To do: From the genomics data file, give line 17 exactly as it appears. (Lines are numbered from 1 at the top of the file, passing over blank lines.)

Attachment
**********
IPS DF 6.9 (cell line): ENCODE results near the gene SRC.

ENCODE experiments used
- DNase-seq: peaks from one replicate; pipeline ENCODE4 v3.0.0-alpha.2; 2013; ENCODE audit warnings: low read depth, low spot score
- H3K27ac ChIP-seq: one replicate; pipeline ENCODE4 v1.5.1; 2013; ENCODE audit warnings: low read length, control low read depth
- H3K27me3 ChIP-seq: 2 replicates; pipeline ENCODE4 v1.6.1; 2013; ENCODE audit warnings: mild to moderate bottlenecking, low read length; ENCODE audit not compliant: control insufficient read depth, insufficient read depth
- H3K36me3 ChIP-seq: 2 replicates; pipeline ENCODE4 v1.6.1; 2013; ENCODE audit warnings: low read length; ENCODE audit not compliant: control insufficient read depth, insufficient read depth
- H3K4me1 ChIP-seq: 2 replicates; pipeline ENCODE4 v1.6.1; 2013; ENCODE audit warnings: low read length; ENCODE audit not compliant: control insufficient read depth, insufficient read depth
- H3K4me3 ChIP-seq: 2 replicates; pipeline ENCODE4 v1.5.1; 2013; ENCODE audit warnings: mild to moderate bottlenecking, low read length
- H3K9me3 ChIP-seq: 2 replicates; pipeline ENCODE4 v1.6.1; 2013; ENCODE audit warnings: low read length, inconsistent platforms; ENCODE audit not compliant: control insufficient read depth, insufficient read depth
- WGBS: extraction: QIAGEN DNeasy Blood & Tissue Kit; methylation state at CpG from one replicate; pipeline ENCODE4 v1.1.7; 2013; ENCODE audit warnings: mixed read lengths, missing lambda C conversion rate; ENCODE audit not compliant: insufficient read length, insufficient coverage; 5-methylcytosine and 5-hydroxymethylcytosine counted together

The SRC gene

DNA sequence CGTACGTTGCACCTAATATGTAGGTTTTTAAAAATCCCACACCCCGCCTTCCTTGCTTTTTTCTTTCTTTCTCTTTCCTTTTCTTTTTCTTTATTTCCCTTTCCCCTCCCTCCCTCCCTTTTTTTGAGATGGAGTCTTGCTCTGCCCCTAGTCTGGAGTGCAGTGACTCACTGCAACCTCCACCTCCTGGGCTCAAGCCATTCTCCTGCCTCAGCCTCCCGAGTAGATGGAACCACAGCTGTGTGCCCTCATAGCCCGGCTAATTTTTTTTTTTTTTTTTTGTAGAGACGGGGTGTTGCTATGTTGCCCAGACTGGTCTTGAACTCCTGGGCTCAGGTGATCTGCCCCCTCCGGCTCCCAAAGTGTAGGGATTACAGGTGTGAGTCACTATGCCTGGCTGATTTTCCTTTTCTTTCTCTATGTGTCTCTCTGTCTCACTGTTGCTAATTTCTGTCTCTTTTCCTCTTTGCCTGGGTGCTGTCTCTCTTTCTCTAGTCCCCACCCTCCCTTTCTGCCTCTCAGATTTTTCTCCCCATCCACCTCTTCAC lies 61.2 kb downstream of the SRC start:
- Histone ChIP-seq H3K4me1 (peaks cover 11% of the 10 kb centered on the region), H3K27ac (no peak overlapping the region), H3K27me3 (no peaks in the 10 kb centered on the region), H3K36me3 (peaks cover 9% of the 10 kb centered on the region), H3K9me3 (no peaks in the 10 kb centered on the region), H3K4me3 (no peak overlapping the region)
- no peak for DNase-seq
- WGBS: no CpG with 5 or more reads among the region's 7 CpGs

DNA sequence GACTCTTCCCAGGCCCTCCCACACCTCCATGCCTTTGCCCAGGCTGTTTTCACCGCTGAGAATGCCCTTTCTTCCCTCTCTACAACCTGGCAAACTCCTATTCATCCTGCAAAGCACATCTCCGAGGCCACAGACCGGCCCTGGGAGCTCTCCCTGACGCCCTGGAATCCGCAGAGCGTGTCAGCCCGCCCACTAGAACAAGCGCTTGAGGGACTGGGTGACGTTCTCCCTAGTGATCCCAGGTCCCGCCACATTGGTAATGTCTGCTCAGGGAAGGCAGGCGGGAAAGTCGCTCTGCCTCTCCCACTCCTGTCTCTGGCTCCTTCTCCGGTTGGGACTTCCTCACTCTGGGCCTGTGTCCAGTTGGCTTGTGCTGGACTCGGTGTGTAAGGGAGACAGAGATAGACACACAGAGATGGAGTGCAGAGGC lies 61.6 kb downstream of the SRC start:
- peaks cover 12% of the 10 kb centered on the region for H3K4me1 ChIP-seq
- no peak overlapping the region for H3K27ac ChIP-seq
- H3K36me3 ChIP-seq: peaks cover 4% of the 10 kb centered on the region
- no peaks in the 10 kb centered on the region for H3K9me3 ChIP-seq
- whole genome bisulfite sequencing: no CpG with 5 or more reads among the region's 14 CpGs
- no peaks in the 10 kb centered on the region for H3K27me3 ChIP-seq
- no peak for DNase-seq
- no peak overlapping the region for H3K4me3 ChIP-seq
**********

- peaks cover 12% of the 10 kb centered on the region for H3K4me1 ChIP-seq